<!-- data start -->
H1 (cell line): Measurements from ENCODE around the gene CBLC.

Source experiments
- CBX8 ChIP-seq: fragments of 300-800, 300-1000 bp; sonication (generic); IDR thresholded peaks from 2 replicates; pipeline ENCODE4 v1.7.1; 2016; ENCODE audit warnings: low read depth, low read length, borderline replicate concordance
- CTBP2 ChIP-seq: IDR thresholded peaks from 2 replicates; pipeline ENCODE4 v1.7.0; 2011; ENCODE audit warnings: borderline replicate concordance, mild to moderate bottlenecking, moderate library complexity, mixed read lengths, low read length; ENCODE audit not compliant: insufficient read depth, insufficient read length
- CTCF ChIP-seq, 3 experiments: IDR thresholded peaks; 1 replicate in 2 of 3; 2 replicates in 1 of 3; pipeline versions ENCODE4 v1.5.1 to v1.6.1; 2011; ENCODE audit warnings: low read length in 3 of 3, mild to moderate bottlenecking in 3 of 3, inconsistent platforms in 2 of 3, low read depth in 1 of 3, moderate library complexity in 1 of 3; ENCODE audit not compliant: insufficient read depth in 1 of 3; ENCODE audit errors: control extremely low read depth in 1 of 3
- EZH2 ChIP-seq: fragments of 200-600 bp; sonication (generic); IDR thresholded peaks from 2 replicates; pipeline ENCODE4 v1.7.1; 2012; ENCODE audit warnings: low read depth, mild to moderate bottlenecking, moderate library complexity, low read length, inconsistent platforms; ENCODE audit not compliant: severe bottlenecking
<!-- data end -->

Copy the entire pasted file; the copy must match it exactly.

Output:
H1 (cell line): Measurements from ENCODE around the gene CBLC.

Source experiments
- CBX8 ChIP-seq: fragments of 300-800, 300-1000 bp; sonication (generic); IDR thresholded peaks from 2 replicates; pipeline ENCODE4 v1.7.1; 2016; ENCODE audit warnings: low read depth, low read length, borderline replicate concordance
- CTBP2 ChIP-seq: IDR thresholded peaks from 2 replicates; pipeline ENCODE4 v1.7.0; 2011; ENCODE audit warnings: borderline replicate concordance, mild to moderate bottlenecking, moderate library complexity, mixed read lengths, low read length; ENCODE audit not compliant: insufficient read depth, insufficient read length
- CTCF ChIP-seq, 3 experiments: IDR thresholded peaks; 1 replicate in 2 of 3; 2 replicates in 1 of 3; pipeline versions ENCODE4 v1.5.1 to v1.6.1; 2011; ENCODE audit warnings: low read length in 3 of 3, mild to moderate bottlenecking in 3 of 3, inconsistent platforms in 2 of 3, low read depth in 1 of 3, moderate library complexity in 1 of 3; ENCODE audit not compliant: insufficient read depth in 1 of 3; ENCODE audit errors: control extremely low read depth in 1 of 3
- EZH2 ChIP-seq: fragments of 200-600 bp; sonication (generic); IDR thresholded peaks from 2 replicates; pipeline ENCODE4 v1.7.1; 2012; ENCODE audit warnings: low read depth, mild to moderate bottlenecking, moderate library complexity, low read length, inconsistent platforms; ENCODE audit not compliant: severe bottlenecking